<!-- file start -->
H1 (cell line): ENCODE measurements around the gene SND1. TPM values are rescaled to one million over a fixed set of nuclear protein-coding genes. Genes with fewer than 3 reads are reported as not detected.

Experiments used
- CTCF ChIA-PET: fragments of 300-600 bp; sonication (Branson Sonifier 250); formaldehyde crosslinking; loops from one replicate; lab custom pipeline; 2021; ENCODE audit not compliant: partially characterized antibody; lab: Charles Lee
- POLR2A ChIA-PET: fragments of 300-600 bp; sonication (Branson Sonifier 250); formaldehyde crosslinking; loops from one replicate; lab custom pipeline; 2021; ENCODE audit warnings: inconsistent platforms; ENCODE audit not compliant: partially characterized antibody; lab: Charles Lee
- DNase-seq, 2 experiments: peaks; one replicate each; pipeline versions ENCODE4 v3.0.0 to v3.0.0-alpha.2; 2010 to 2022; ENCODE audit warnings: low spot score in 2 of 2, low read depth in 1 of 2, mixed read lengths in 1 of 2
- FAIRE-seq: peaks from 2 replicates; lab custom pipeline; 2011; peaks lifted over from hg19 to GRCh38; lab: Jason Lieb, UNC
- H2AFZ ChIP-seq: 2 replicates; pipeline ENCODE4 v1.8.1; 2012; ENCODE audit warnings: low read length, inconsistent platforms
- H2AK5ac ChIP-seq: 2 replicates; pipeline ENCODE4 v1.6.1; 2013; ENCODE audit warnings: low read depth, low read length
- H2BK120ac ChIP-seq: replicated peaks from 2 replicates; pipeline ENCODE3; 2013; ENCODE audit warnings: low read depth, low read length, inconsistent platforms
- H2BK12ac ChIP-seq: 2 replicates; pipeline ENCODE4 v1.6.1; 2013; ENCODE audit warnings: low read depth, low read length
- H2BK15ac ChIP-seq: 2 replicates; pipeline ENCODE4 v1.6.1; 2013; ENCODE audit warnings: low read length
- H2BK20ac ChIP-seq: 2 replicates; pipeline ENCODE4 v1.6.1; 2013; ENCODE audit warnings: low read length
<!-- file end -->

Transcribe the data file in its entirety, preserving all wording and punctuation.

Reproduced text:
H1 (cell line): ENCODE measurements around the gene SND1. TPM values are rescaled to one million over a fixed set of nuclear protein-coding genes. Genes with fewer than 3 reads are reported as not detected.

Experiments used
- CTCF ChIA-PET: fragments of 300-600 bp; sonication (Branson Sonifier 250); formaldehyde crosslinking; loops from one replicate; lab custom pipeline; 2021; ENCODE audit not compliant: partially characterized antibody; lab: Charles Lee
- POLR2A ChIA-PET: fragments of 300-600 bp; sonication (Branson Sonifier 250); formaldehyde crosslinking; loops from one replicate; lab custom pipeline; 2021; ENCODE audit warnings: inconsistent platforms; ENCODE audit not compliant: partially characterized antibody; lab: Charles Lee
- DNase-seq, 2 experiments: peaks; one replicate each; pipeline versions ENCODE4 v3.0.0 to v3.0.0-alpha.2; 2010 to 2022; ENCODE audit warnings: low spot score in 2 of 2, low read depth in 1 of 2, mixed read lengths in 1 of 2
- FAIRE-seq: peaks from 2 replicates; lab custom pipeline; 2011; peaks lifted over from hg19 to GRCh38; lab: Jason Lieb, UNC
- H2AFZ ChIP-seq: 2 replicates; pipeline ENCODE4 v1.8.1; 2012; ENCODE audit warnings: low read length, inconsistent platforms
- H2AK5ac ChIP-seq: 2 replicates; pipeline ENCODE4 v1.6.1; 2013; ENCODE audit warnings: low read depth, low read length
- H2BK120ac ChIP-seq: replicated peaks from 2 replicates; pipeline ENCODE3; 2013; ENCODE audit warnings: low read depth, low read length, inconsistent platforms
- H2BK12ac ChIP-seq: 2 replicates; pipeline ENCODE4 v1.6.1; 2013; ENCODE audit warnings: low read depth, low read length
- H2BK15ac ChIP-seq: 2 replicates; pipeline ENCODE4 v1.6.1; 2013; ENCODE audit warnings: low read length
- H2BK20ac ChIP-seq: 2 replicates; pipeline ENCODE4 v1.6.1; 2013; ENCODE audit warnings: low read length